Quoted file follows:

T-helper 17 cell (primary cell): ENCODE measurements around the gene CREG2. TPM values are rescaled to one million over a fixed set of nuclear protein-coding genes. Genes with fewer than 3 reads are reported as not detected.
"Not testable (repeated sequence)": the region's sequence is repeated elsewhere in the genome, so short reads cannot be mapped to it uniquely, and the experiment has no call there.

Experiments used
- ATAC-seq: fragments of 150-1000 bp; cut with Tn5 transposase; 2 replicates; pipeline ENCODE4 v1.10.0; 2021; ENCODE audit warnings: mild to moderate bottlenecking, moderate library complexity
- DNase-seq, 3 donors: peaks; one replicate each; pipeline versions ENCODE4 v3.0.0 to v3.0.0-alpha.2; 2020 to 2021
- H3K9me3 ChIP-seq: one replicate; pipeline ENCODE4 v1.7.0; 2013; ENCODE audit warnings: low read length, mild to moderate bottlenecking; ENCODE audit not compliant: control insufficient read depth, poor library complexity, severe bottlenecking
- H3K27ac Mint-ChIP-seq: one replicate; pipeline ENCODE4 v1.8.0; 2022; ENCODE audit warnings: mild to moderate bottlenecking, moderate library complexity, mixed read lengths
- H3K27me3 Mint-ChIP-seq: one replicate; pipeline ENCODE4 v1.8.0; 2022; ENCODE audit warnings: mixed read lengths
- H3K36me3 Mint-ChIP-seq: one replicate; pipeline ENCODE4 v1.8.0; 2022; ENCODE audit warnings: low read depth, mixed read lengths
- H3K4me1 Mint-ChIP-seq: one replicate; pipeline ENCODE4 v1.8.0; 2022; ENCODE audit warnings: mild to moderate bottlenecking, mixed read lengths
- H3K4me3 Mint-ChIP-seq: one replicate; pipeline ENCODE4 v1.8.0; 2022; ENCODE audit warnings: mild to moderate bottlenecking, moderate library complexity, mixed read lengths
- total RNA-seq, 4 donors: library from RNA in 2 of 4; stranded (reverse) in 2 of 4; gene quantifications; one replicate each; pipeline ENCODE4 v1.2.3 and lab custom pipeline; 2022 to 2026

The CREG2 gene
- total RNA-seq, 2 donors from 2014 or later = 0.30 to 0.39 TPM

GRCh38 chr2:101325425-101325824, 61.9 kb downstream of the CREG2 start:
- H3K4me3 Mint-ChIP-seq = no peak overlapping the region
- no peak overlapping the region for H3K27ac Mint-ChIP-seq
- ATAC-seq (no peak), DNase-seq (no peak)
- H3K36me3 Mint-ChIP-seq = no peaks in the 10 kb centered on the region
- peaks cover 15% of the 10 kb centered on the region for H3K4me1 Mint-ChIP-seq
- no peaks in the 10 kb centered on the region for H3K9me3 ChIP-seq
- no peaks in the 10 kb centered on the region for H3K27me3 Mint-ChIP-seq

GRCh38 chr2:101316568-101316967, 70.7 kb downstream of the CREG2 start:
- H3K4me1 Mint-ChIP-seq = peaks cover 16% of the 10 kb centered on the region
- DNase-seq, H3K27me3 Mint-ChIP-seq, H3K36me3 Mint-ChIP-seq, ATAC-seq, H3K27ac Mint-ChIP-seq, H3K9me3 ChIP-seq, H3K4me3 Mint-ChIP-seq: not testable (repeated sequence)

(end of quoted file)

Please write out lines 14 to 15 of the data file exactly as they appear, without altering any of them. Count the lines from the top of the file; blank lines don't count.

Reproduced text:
- total RNA-seq, 2 donors from 2014 or later = 0.30 to 0.39 TPM

GRCh38 chr2:101325425-101325824, 61.9 kb downstream of the CREG2 start: